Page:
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Please use this identifier to cite or link to this item: http://hdl.handle.net/1807/26147

Title: Genetic Determinants of Carbohydrate Consumption
Authors: Eny, Karen M.
Advisor: El-Sohemy, Ahmed
Department: Nutritional Sciences
Keywords: Nutrigenomics
Issue Date: 15-Feb-2011
Abstract: Background: There are a number of biological pathways that affect our ingestive behaviours, including energy homeostasis, food reward, and taste. Given that carbohydrates such as sugars, provide energy and a sweet taste, examining candidate genes in each pathway may help explain differences in carbohydrate consumption behaviours. Objective: To determine whether variations in genes encoding a glucose transporter (GLUT2), a dopamine receptor (DRD2), and sweet taste receptor (TAS1R2) are associated with differences in sugar consumption in two distinct populations. Methods: Population 1 included diabetes-free young adults where dietary intake was assessed using a one month 196-item food frequency questionnaire (FFQ). Population 2 consisted of individuals with type 2 diabetes. Dietary intake was assessed using 3-day food records administered 2 weeks apart; food record 1 (FR1) and 2 (FR2). Subjects were genotyped for the Thr110Ile variation in GLUT2 (n1=587; n2=100), the C957T variation in DRD2 (n1=313; n2=100), and the Ser9Cys and Ile191Val variations in TAS1R2 (n1=1037; n2=100) using real-time PCR. Results: In comparison to individuals homozygous for the GLUT2 Thr allele, consumption of sugars was higher among Ile carriers in population 1 (133 ± 5 vs 118 ± 3 g/d, p=0.006) and population 2 on two separate food records (FR1: 112 ± 9 vs 87 ± 5 g/d, p=0.02; FR2: 105 ± 8 vs 78 ± 4 g/d, p=0.002). For the C957T variation in population 1, we detected a significant DRD2xSex interaction with the consumption of sucrose decreasing with each T allele among men (p=0.03) and a heterosis mode of inheritance among women where heterozygotes consumed the most (p=0.01). For TAS1R2, we detected a significant TAS1R2xBMI interaction and among overweight individuals, carriers of the Val allele consumed less sugars than those with the Ile/Ile genotype (103 ± 6 vs122 ± 6 g/d, p=0.01). In population 2, carriers of the Val allele consumed less sugars than individuals with the Ile/Ile genotype (83 ± 6 vs 99 ± 6 g/d, p=0.04) on FR2. Conclusions: Our findings demonstrate that genetic variation in GLUT2, DRD2 and TAS1R2 affect habitual sugar consumption and suggest that selection of dietary sugars can be influenced by different biological pathways.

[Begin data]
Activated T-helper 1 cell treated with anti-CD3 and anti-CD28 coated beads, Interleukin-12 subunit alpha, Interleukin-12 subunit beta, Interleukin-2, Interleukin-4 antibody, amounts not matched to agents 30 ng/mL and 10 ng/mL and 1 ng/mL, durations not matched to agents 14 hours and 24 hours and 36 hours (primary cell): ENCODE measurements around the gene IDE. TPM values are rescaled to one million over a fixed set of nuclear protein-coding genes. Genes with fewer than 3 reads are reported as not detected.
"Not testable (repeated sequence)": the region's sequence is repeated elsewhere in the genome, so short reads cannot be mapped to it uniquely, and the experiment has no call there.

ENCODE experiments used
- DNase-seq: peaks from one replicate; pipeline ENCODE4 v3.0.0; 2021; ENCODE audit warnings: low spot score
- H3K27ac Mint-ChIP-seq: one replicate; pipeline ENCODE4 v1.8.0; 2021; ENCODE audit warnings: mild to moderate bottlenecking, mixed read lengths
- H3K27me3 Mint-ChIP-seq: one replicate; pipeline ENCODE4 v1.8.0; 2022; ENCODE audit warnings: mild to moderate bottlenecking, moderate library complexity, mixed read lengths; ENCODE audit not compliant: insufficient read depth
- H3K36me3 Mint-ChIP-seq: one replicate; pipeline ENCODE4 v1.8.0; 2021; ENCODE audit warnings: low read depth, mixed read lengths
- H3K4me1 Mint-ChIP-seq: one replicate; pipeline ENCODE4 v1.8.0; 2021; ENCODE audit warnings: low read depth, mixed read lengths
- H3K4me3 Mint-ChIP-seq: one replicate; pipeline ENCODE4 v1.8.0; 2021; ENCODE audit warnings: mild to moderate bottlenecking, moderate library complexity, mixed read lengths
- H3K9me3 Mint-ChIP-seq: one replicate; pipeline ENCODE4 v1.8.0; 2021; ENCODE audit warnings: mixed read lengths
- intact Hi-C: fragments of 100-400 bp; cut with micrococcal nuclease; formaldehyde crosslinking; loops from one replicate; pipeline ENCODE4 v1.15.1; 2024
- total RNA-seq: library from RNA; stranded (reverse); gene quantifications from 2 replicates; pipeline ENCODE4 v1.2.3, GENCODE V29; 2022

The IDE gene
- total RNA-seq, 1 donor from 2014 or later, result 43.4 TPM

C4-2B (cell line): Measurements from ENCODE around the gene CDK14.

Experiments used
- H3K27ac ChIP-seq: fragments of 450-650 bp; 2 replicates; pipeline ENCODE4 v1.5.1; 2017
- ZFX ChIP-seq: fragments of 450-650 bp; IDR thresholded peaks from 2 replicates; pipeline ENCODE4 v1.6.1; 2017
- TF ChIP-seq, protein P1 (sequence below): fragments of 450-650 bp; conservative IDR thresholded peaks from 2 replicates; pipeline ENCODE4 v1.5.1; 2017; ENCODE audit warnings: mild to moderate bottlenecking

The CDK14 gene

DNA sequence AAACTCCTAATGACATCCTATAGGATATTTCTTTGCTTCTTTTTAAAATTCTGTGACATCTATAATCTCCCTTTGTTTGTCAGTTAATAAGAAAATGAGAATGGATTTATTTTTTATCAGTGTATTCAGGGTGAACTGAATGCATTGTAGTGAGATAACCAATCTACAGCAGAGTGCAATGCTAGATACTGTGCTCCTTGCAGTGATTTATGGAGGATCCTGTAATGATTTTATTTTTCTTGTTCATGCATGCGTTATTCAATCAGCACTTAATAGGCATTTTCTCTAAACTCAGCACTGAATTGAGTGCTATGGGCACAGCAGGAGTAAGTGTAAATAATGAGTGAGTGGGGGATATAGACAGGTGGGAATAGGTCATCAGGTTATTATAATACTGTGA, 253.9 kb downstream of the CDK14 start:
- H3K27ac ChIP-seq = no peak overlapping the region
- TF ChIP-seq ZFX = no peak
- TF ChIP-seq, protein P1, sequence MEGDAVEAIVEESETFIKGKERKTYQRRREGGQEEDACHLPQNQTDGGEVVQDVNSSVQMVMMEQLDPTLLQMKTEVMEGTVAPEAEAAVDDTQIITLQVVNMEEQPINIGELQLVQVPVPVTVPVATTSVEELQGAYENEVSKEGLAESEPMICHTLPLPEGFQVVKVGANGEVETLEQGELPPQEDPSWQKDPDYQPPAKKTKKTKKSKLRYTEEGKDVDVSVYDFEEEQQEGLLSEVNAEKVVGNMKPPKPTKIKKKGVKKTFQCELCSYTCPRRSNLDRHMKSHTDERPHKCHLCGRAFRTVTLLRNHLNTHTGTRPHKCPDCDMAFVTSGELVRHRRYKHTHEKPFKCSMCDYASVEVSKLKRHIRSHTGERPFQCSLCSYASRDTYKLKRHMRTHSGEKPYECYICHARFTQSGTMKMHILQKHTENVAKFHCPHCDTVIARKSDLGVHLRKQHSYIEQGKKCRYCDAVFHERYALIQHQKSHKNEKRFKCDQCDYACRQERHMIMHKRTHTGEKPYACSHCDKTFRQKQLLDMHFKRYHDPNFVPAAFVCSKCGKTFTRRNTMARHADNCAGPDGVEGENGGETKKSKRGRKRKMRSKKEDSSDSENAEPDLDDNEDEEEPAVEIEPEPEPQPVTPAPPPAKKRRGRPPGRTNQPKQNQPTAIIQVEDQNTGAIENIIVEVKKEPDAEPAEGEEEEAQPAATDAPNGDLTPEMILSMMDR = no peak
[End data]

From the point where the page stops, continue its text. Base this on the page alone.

URI: http://hdl.handle.net/1807/26147
Appears in Collections:Doctoral

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